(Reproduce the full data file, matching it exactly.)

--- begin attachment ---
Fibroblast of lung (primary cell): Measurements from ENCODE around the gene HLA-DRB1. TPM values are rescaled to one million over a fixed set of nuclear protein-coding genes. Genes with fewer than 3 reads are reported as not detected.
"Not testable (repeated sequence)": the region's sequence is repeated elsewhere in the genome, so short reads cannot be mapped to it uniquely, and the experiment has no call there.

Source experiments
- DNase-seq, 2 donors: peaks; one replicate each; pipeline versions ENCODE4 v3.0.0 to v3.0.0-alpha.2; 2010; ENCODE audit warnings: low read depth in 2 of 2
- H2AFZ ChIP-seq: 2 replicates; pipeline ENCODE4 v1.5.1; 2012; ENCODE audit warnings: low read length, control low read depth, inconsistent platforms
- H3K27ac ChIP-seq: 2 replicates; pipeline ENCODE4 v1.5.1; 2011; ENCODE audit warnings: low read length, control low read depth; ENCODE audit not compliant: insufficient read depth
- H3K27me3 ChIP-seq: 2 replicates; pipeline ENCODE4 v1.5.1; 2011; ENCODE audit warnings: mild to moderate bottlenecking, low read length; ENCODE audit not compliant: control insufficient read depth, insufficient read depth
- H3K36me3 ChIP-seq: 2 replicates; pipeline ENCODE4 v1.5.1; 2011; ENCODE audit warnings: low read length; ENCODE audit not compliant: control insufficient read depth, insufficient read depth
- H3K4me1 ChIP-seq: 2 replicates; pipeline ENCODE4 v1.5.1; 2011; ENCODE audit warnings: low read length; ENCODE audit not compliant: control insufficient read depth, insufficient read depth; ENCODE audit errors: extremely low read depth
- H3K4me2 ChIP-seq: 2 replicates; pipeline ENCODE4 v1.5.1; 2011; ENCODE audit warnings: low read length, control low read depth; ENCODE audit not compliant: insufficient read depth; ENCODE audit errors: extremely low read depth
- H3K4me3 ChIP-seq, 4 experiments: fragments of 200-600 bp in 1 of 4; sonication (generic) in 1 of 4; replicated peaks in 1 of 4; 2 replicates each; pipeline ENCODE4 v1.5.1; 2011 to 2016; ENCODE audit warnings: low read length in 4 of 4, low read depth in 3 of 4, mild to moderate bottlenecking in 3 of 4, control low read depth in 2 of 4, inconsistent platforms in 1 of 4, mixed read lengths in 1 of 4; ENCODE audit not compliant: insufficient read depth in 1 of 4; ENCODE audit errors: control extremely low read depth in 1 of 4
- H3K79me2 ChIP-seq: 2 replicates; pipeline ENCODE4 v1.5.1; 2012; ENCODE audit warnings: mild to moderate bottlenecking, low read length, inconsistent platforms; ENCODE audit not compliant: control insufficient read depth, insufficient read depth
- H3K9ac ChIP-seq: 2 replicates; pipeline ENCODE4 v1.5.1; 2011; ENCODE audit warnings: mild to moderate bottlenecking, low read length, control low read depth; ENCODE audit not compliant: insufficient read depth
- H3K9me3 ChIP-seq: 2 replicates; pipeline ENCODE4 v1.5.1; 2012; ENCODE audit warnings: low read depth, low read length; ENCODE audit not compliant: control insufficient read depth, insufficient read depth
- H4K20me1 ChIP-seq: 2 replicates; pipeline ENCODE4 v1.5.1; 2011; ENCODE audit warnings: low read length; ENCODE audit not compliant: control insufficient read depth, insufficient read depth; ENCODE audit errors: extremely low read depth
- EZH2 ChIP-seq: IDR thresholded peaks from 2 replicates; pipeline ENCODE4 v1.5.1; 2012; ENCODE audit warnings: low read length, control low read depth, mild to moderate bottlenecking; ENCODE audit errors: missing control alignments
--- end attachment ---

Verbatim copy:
Fibroblast of lung (primary cell): Measurements from ENCODE around the gene HLA-DRB1. TPM values are rescaled to one million over a fixed set of nuclear protein-coding genes. Genes with fewer than 3 reads are reported as not detected.
"Not testable (repeated sequence)": the region's sequence is repeated elsewhere in the genome, so short reads cannot be mapped to it uniquely, and the experiment has no call there.

Source experiments
- DNase-seq, 2 donors: peaks; one replicate each; pipeline versions ENCODE4 v3.0.0 to v3.0.0-alpha.2; 2010; ENCODE audit warnings: low read depth in 2 of 2
- H2AFZ ChIP-seq: 2 replicates; pipeline ENCODE4 v1.5.1; 2012; ENCODE audit warnings: low read length, control low read depth, inconsistent platforms
- H3K27ac ChIP-seq: 2 replicates; pipeline ENCODE4 v1.5.1; 2011; ENCODE audit warnings: low read length, control low read depth; ENCODE audit not compliant: insufficient read depth
- H3K27me3 ChIP-seq: 2 replicates; pipeline ENCODE4 v1.5.1; 2011; ENCODE audit warnings: mild to moderate bottlenecking, low read length; ENCODE audit not compliant: control insufficient read depth, insufficient read depth
- H3K36me3 ChIP-seq: 2 replicates; pipeline ENCODE4 v1.5.1; 2011; ENCODE audit warnings: low read length; ENCODE audit not compliant: control insufficient read depth, insufficient read depth
- H3K4me1 ChIP-seq: 2 replicates; pipeline ENCODE4 v1.5.1; 2011; ENCODE audit warnings: low read length; ENCODE audit not compliant: control insufficient read depth, insufficient read depth; ENCODE audit errors: extremely low read depth
- H3K4me2 ChIP-seq: 2 replicates; pipeline ENCODE4 v1.5.1; 2011; ENCODE audit warnings: low read length, control low read depth; ENCODE audit not compliant: insufficient read depth; ENCODE audit errors: extremely low read depth
- H3K4me3 ChIP-seq, 4 experiments: fragments of 200-600 bp in 1 of 4; sonication (generic) in 1 of 4; replicated peaks in 1 of 4; 2 replicates each; pipeline ENCODE4 v1.5.1; 2011 to 2016; ENCODE audit warnings: low read length in 4 of 4, low read depth in 3 of 4, mild to moderate bottlenecking in 3 of 4, control low read depth in 2 of 4, inconsistent platforms in 1 of 4, mixed read lengths in 1 of 4; ENCODE audit not compliant: insufficient read depth in 1 of 4; ENCODE audit errors: control extremely low read depth in 1 of 4
- H3K79me2 ChIP-seq: 2 replicates; pipeline ENCODE4 v1.5.1; 2012; ENCODE audit warnings: mild to moderate bottlenecking, low read length, inconsistent platforms; ENCODE audit not compliant: control insufficient read depth, insufficient read depth
- H3K9ac ChIP-seq: 2 replicates; pipeline ENCODE4 v1.5.1; 2011; ENCODE audit warnings: mild to moderate bottlenecking, low read length, control low read depth; ENCODE audit not compliant: insufficient read depth
- H3K9me3 ChIP-seq: 2 replicates; pipeline ENCODE4 v1.5.1; 2012; ENCODE audit warnings: low read depth, low read length; ENCODE audit not compliant: control insufficient read depth, insufficient read depth
- H4K20me1 ChIP-seq: 2 replicates; pipeline ENCODE4 v1.5.1; 2011; ENCODE audit warnings: low read length; ENCODE audit not compliant: control insufficient read depth, insufficient read depth; ENCODE audit errors: extremely low read depth
- EZH2 ChIP-seq: IDR thresholded peaks from 2 replicates; pipeline ENCODE4 v1.5.1; 2012; ENCODE audit warnings: low read length, control low read depth, mild to moderate bottlenecking; ENCODE audit errors: missing control alignments